I thought low-blood sugar may have something to do with it too so I decided to have a fairly hearty lunch of a grilled BLT and fresh-squeezed lemonade at Short Order, a small overly-pretentious eatery just on the outskirts of the Farmer's Market. The wait staff seemed to take it personally when I had them take back the "diet Coke" I'd ordered since it was some local brand diet cola, not diet Coke, and was a flat, chemical-tasting assault to my taste buds. This place was a bit "organic, all-natural, local grown" hippie-dippy and the soda was undoubtedly a beloved hand-crafted, all-natural soda maker. Well, maybe it was naturally carbonated by Mother Nature's farts, but it definitely was sweetened with the decidedly un-natural artificial sweetener saccharin. The lemonade I ordered to replace it was pretty good although it tasted just like a Mike's Hard Lemonade without the alcohol. The BLT...well, how can you fuck up a BLT? Well, come to think of it, the bacon was way overdone. Aw hell, the lunch sucked. And at $17 for a soft drink and a sandwich, before tip, it was overpriced too.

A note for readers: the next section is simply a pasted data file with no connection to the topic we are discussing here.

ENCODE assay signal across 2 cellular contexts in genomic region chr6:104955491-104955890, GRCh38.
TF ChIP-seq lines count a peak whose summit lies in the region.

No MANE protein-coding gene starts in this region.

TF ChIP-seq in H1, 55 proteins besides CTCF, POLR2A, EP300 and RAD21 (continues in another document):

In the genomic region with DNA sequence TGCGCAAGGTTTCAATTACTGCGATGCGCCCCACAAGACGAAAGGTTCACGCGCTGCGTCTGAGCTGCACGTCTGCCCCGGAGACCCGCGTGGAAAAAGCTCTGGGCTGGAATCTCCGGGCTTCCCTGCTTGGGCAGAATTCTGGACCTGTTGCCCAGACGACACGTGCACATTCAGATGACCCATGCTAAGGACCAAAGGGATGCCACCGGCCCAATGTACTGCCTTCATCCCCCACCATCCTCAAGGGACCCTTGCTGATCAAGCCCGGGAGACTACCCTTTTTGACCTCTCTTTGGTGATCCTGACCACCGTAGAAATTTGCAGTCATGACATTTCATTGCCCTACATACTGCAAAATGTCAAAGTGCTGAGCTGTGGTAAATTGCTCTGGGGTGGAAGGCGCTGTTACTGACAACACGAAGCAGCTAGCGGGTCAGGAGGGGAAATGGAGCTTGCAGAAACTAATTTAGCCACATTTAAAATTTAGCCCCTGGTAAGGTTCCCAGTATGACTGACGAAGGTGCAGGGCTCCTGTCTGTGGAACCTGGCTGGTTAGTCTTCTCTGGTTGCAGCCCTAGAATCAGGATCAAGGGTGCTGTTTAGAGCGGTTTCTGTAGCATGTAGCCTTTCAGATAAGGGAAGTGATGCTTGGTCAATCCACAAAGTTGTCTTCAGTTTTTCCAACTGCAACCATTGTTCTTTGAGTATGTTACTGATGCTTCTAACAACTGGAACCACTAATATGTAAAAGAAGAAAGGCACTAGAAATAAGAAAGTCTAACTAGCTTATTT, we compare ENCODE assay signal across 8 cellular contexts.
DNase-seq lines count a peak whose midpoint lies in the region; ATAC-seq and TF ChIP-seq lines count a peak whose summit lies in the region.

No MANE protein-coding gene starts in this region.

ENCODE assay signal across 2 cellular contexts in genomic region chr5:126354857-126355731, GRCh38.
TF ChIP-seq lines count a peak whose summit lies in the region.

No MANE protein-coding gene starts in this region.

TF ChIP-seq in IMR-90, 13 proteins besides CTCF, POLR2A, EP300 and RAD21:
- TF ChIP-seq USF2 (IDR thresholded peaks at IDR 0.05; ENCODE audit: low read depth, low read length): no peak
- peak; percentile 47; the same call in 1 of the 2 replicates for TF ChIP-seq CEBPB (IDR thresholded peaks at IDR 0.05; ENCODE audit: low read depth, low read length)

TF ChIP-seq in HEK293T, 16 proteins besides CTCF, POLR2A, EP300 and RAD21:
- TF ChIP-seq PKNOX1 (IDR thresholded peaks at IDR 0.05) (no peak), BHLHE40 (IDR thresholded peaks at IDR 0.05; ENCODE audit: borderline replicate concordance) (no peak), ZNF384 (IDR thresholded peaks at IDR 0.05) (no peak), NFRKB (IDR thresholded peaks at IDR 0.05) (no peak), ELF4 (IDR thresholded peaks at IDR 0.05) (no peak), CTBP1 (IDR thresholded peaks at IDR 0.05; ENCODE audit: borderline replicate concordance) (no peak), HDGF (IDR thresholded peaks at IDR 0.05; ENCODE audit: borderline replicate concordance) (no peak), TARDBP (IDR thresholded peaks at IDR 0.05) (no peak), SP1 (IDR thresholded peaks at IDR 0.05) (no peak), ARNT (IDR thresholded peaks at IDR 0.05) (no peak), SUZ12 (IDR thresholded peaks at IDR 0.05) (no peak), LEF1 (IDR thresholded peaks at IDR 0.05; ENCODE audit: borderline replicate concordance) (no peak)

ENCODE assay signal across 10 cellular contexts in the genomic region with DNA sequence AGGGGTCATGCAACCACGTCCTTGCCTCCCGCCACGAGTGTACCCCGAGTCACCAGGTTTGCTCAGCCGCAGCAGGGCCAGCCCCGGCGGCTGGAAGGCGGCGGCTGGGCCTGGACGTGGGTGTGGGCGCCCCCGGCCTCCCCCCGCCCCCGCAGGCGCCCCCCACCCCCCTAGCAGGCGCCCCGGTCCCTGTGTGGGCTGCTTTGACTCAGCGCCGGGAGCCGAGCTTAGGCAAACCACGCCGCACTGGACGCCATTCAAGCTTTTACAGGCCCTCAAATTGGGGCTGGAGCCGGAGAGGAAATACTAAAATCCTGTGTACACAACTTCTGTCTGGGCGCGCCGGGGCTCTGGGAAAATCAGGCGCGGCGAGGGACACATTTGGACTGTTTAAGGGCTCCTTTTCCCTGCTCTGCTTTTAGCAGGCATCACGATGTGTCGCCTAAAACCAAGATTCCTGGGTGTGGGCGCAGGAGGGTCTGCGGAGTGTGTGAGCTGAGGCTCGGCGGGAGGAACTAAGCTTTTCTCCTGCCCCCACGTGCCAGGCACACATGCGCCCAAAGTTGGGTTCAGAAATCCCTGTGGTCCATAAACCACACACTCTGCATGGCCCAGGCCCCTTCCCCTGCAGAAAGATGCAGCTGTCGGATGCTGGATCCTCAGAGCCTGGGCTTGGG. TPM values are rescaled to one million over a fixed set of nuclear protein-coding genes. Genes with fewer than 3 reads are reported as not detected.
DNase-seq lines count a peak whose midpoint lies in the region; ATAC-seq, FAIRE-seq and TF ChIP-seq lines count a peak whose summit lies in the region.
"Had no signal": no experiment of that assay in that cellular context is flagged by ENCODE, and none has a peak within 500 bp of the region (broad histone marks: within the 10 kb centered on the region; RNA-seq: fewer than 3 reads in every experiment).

As I made my way into the alleyways of the Farmer's Market proper, I saw multiple concessions I could have ordered good eats at. Damn!

I took a couple of pics of the stalls at the Farmer's Market but they came out very blurry so I didn't include them. Instead, here's a few pics of The Grove, the somewhat posh shopping/dining area adjoining the Farmer's Market. The trolley is an operational one, but it runs only back and forth from The Grove to the Farmer's Market...a short walk even in my condition so I saw no reason to ride it. The old-tyme car is outside the Farmer's Market.





Made my way in the brutal sunshine back down Fairfax to the Los Angeles County Museum of Art (LACMA) which had this long walkway under this huge boulder. (Notice the people under the boulder in the first pic as size reference.) Cool looking, but as I was making my way up the walkway from the gully under the rock, in the searing heat, I was grunting and sweating like a pig.